Green thumbs up

There’s growing evidence that gardening is good for you, in more ways than one.

Words: Emma Wheaton

Many people will agree that keeping a garden is an enjoyable activity – even just sitting in your yard or having a dig around in the dirt feels good.

And while the main objectives of gardening may be to improve your surroundings or to grow your own produce, this outdoor activity is increasingly being recognised as a means of improving health.

Stress less

In a 2011 study undertaken in the Netherlands, researchers found that gardening can relieve stress1. Thirty gardeners were given a stressful task before being split up – half the group were sent outdoors to do some gardening, and the others were instructed to stay indoors and read. The results showed that those who were gardening had significantly reduced levels of the stress-inducing hormone cortisol, and also reported being in better moods than their reading counterparts.

Landscape gardener Matt Leacy, a former co-presenter of Channel Nine television programs Domestic Blitz and Backyard Blitz and now Director of Landart Landscapes, is an advocate of carefully considered outdoor living spaces and believes that gardening offers wellbeing benefits to people of all ages.

“I challenge any adult to not get a ‘pick me up’ from a beautiful garden or a kid to not run or climb a tree; in my opinion, it’s impossible,” he says. “It hits people subconsciously … I am sure that the right garden space will leave most people more energised and inspired.”

Healthy inside and out

When it comes to gardening, mental and physical health go hand in hand. If you consider the activities involved in creating and maintaining a garden – planting, weeding, digging, raking, carrying and moving supplies and new plants – it’s clear that this hobby doubles as a great workout.

Gardening can be a gentle form of exercise for people of any age, improving strength and flexibility and burning about 1,260 kilojoules per hour2 – the equivalent of going for a brisk walk for the same amount of time, only with the added benefit of creating a lasting outdoor space.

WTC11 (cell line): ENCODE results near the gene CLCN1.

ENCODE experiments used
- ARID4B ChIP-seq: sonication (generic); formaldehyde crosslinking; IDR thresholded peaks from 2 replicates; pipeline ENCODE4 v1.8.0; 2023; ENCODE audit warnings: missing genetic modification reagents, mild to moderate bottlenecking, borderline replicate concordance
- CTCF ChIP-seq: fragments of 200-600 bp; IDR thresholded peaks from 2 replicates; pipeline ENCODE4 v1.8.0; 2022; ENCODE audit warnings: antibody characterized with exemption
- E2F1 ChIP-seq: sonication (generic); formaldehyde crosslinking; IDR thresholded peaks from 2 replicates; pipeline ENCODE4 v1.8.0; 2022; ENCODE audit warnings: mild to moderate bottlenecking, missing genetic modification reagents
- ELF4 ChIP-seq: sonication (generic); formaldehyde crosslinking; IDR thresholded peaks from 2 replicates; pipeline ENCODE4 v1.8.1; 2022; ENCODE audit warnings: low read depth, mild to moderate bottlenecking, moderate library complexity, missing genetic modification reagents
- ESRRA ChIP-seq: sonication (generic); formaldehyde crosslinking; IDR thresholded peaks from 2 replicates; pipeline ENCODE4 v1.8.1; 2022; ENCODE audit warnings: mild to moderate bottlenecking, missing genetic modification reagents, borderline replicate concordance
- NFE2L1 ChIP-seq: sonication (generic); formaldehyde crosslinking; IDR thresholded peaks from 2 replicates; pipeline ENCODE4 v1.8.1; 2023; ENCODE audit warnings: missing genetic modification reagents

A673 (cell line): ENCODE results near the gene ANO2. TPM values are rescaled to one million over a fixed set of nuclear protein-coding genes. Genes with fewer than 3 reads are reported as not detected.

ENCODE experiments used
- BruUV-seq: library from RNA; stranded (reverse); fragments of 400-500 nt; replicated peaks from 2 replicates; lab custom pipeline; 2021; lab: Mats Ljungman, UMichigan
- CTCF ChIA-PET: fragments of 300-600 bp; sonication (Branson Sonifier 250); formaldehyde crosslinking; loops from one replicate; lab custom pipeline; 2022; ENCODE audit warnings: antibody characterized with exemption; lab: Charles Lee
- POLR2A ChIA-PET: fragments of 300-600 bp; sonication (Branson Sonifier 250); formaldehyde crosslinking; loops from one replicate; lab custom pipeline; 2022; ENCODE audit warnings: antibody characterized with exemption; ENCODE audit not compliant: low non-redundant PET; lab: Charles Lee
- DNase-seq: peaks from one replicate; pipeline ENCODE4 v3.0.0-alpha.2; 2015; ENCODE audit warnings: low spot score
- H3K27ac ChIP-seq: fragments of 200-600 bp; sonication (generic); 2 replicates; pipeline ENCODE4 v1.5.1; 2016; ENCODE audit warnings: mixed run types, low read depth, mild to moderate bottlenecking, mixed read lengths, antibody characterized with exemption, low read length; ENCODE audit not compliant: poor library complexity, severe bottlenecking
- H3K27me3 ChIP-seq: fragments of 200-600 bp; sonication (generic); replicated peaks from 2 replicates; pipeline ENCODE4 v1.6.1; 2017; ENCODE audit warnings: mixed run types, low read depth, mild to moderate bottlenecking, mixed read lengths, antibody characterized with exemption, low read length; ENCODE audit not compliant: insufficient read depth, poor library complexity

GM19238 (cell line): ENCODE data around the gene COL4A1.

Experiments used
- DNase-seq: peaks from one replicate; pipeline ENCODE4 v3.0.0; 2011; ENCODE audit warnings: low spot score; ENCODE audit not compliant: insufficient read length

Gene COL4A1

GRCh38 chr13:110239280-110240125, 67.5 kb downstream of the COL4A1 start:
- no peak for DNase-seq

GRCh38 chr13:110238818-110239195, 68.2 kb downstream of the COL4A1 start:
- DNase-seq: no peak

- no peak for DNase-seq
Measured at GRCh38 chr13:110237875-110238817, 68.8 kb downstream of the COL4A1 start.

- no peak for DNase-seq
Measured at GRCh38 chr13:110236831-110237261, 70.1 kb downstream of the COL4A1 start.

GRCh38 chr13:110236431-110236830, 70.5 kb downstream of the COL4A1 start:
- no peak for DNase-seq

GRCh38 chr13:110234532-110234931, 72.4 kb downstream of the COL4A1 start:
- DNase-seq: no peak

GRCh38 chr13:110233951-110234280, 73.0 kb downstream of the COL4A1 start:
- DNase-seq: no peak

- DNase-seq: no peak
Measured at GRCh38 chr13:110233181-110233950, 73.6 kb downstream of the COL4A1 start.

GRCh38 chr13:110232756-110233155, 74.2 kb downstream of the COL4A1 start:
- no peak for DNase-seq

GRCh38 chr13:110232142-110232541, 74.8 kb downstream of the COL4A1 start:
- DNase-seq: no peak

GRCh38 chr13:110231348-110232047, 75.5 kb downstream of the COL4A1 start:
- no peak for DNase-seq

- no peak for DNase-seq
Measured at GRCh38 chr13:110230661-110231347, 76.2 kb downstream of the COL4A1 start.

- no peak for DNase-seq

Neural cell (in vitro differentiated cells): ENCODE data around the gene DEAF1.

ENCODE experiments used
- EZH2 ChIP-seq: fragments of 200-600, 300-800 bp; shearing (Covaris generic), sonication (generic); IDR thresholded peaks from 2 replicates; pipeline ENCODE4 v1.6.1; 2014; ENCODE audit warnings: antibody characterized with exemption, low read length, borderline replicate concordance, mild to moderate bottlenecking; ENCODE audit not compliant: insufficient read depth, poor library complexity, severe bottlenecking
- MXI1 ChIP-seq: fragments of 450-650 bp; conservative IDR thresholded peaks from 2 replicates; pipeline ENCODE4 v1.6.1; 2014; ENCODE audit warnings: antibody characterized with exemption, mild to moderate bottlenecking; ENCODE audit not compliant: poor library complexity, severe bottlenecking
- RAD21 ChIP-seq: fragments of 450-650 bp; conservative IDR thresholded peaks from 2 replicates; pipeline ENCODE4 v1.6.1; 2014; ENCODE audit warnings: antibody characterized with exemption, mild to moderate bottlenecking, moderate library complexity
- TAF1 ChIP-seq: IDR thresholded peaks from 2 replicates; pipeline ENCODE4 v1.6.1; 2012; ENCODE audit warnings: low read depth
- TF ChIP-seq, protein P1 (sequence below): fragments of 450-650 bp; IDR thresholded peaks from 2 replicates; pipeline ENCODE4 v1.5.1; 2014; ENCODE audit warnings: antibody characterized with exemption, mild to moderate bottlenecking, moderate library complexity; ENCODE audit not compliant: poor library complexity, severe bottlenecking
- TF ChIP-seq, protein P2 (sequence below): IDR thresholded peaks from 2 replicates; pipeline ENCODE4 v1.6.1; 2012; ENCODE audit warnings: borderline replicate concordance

As Leacy points out, it’s proven that exercise improves mood, reduces weight and increases energy. “Gardening can be really physical, so it makes sense that all of these things apply,” he says. “Plus, if you grow your own vegies, you get the health benefits of eating well at the same time.”

A garden for all

Leacy and others believe that visualising a garden, making it happen and then maintaining it is, for many people, a rewarding and mood-lifting experience. After all, plants need to be nurtured before a gardener sees the fruits of their labour, which engenders a sense of responsibility and purpose.

It is for this reason, coupled with the sensory stimulation that horticultural activity brings, that there has been a rise in recent years in the incidence of garden beds in aged-care facilities, where residents are increasingly being encouraged to get outdoors and into the garden3.

And the benefits are not confined to adults. Kitchen gardens are now flourishing in many schools and kindergartens as a vehicle to teach children responsibility, how to grow their own food and how to eat and live healthily – all habits that will hopefully grow into a lifelong love of gardening and the many positives it can bring.

Happy digging

If you feel like you may need a healthy boost this spring, it could be the perfect time to get your hands dirty outdoors. Leacy shares his tips for health-conscious budding gardeners:

  1. Grow lots of dark-green vegies and try to eat them every day.
  2. Bend your knees to save your back or build a raised garden bed.
  3. Swap motorised tools for ones that need elbow grease. This will keep up the physical activity and reduce fumes.
  4. Grow an apple tree. An apple a day keeps the doctor away.


  1., ‘Why gardening is good for your health’, 8 July 2011
  2. ABC Health and Wellbeing, ‘What moves you: Housework and gardening’
  3. The Age, ‘A patch of evergreen’, 6 April 2013
Information provided in this article is not medical advice and you should consult with your healthcare practitioner. Australian Unity accepts no responsibility for the accuracy of any of the opinions, advice, representations or information contained in this publication. Readers should rely on their own advice and enquiries in making decisions affecting their own health, wellbeing or interest.